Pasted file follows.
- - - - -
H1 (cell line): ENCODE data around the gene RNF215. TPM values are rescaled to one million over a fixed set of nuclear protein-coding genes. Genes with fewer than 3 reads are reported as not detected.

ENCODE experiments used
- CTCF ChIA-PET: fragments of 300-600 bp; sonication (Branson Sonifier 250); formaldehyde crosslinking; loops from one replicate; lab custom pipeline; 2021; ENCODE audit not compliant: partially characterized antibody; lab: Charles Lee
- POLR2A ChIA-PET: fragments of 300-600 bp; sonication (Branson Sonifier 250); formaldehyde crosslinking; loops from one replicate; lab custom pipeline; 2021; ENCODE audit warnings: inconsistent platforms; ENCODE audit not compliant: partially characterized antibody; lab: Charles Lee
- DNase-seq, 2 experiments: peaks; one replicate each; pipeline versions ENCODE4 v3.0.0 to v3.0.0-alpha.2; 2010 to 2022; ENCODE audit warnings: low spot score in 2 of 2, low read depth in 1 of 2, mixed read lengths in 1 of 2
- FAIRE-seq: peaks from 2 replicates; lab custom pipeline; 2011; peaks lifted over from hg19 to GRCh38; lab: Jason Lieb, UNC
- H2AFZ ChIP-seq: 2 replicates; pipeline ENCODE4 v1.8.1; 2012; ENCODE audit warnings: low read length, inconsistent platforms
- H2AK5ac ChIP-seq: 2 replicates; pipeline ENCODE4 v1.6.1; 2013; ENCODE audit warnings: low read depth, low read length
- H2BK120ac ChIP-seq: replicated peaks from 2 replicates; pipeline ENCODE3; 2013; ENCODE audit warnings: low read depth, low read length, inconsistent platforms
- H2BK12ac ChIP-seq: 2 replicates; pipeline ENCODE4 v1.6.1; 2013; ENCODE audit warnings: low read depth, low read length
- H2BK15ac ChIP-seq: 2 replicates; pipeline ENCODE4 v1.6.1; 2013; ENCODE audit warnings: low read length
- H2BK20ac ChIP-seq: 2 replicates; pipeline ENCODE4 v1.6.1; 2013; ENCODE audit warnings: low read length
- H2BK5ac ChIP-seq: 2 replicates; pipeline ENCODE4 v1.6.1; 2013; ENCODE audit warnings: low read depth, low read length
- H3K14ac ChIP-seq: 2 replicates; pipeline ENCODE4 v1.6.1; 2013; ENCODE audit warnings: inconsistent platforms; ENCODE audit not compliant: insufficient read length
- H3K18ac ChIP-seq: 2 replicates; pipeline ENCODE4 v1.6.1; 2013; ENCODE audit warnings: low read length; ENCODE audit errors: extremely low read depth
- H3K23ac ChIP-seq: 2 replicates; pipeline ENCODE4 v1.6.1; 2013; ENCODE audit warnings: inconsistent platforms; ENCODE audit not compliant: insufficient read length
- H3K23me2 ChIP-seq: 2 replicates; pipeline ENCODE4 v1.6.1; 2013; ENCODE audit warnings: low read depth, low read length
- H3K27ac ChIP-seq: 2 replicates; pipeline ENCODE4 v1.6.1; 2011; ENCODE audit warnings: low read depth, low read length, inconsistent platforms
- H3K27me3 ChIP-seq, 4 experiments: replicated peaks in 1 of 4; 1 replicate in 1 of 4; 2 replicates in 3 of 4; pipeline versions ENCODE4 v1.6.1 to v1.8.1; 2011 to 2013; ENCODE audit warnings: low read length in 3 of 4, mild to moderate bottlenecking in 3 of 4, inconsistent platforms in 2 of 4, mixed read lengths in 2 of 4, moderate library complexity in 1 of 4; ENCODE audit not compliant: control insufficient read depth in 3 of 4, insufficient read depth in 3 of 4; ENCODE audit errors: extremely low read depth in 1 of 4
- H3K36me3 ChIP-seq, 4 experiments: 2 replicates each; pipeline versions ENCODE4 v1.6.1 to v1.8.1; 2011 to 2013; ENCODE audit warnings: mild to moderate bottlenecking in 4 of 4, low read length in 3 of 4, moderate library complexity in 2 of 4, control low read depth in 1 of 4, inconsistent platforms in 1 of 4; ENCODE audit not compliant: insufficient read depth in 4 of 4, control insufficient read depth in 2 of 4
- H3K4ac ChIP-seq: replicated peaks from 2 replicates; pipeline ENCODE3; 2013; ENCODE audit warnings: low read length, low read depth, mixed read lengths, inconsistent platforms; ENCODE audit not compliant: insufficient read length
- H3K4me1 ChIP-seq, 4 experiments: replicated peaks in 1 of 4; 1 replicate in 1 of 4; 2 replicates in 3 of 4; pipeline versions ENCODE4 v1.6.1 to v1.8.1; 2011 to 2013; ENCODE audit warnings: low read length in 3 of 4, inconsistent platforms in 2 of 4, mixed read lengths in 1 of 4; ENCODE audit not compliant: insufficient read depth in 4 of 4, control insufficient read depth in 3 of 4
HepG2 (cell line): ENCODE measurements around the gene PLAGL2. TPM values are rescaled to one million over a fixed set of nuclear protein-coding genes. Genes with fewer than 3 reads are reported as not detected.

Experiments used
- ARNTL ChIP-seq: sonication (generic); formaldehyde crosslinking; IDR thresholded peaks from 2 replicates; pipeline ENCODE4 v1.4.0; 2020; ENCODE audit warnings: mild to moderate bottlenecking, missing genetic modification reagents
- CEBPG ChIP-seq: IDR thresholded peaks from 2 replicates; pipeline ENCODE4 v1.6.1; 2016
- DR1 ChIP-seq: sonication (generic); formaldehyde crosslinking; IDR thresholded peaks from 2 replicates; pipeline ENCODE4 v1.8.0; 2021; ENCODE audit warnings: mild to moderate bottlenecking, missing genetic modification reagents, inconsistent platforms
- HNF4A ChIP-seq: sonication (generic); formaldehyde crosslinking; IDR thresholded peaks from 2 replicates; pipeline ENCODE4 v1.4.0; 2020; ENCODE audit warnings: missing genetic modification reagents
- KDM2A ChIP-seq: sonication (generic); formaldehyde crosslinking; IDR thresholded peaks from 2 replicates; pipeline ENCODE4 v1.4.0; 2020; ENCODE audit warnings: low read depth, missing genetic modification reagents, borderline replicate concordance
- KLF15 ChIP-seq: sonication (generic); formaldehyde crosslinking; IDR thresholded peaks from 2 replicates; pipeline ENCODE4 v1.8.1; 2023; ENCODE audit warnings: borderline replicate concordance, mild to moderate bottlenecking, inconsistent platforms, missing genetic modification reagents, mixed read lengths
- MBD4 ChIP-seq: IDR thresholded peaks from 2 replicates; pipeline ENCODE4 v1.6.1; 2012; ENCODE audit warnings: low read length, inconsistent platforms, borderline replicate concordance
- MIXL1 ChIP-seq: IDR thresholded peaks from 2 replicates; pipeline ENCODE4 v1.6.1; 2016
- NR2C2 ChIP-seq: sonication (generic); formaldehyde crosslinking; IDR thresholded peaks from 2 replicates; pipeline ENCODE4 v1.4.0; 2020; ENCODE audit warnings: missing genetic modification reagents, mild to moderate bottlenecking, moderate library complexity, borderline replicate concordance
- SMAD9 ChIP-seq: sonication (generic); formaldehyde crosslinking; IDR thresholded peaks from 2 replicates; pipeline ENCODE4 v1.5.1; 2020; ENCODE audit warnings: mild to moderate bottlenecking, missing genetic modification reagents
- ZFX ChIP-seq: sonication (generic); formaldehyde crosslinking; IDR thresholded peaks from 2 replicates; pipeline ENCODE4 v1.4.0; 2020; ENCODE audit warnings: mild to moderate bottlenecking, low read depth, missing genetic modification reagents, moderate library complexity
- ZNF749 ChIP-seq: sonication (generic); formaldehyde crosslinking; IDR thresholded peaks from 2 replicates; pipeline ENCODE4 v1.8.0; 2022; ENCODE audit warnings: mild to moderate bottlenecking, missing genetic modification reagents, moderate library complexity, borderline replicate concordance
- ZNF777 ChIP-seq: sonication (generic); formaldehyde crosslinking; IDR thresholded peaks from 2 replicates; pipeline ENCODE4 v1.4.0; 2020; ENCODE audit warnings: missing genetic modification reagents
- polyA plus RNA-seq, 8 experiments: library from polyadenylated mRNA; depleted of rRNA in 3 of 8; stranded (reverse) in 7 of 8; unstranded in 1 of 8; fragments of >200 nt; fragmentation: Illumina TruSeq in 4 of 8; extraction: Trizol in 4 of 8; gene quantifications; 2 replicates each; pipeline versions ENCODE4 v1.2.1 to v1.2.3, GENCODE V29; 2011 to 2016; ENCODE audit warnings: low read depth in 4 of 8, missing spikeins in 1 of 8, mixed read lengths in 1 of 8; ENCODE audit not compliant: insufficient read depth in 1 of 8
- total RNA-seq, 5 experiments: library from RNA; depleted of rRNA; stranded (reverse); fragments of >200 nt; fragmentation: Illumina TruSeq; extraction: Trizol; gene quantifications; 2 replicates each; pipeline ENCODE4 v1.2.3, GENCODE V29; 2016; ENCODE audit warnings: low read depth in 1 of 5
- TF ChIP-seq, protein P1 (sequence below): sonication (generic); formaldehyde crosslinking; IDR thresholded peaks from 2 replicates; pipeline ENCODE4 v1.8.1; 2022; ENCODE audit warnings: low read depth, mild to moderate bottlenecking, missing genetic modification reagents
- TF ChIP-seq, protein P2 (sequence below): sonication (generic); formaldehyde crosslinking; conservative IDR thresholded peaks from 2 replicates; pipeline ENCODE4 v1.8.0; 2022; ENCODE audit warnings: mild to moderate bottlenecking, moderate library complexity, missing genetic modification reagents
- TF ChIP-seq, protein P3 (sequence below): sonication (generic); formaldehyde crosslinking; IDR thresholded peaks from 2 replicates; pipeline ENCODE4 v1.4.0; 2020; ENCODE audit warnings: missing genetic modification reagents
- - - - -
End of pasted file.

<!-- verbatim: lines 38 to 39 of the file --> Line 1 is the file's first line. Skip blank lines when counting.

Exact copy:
- polyA plus RNA-seq, 8 experiments: library from polyadenylated mRNA; depleted of rRNA in 3 of 8; stranded (reverse) in 7 of 8; unstranded in 1 of 8; fragments of >200 nt; fragmentation: Illumina TruSeq in 4 of 8; extraction: Trizol in 4 of 8; gene quantifications; 2 replicates each; pipeline versions ENCODE4 v1.2.1 to v1.2.3, GENCODE V29; 2011 to 2016; ENCODE audit warnings: low read depth in 4 of 8, missing spikeins in 1 of 8, mixed read lengths in 1 of 8; ENCODE audit not compliant: insufficient read depth in 1 of 8
- total RNA-seq, 5 experiments: library from RNA; depleted of rRNA; stranded (reverse); fragments of >200 nt; fragmentation: Illumina TruSeq; extraction: Trizol; gene quantifications; 2 replicates each; pipeline ENCODE4 v1.2.3, GENCODE V29; 2016; ENCODE audit warnings: low read depth in 1 of 5